Given the recent spotlight on Beyoncé’s Super Bowl performance, I thought why not remind folks that our recently published The Arena Concert: Music, Media and Mass Entertainment (Bloomsbury Academic, 2015) presents research and findings in relation to expanded critical approaches to popular music, in the context of, and as prompted by the need to evolve new approaches to, the arena concert. Its one of the first academic texts to tackle this subject and proposes that the arena concert represents a sizeable aspect of the near-future of popular music consumption and live music cultures, and that methodologies associated with popular musicology are effectively “stress tested” by this relatively new paradigm. Blended and recalibrated critical approaches are deemed necessary in order to assemble a critical apparatus capable of engaging with such enormous events. The question of creativity now stretches across many artistic disciplines and practices (dance, music, lighting, video design, sound mixing, social media, expectations management, merchandise, event creation), which all contribute to the arena concert experience.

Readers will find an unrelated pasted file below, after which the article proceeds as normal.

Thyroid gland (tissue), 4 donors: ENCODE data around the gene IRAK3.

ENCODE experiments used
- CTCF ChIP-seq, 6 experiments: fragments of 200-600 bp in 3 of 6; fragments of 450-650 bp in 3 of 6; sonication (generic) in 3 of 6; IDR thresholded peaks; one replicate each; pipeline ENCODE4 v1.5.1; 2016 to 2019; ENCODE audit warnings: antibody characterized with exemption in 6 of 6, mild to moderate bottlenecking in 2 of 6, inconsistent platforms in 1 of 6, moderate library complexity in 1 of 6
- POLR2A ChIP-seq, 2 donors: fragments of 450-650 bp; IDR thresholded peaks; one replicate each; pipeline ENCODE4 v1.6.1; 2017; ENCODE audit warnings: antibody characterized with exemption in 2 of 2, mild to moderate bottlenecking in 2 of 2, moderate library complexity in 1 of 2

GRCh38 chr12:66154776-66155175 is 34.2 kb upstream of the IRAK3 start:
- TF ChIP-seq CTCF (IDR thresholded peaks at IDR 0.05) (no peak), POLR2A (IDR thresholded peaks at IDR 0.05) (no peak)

As well as co-editor, I wrote a chapter that tackles Beyoncé’s Celebrity Feminism and Performances of Female Empowerment in the Arena Concert. It is concerned with performances of female empowerment by pop and R and B stars, who use it as part of their brand including Alicia Keys, Lady Gaga, Pink and Nicki Minaj. I argue that Beyoncé’s engagement was considerably more pronounced. The oscillation between spectacle and intimacy which appears to be the foundation of a successful arena concert, as combined with themes of empowerment, has become part of the expected package for many star female artists in performance. It examines Beyoncé and her 2013-2014 arena concert tour, The Mrs Carter Show, to explore the ways in which she employs the tropes of what appear to be female empowerment and celebrity feminism in order to maintain and develop her position in popular music and pop culture more widely. It considers her attempts to promote her status as celebrity feminist through her arena concerts and assesses how Beyoncé calls on her fans to use her music and imagery to engage with what can be read as a rather simplistic notion of female empowerment.
Of course theres much more to be said given her recent performances. Thats in my forthcoming book…Fairclough, K (2016) Beyoncé: Celebrity, Feminism and Pop Culture. London, I.B Tauris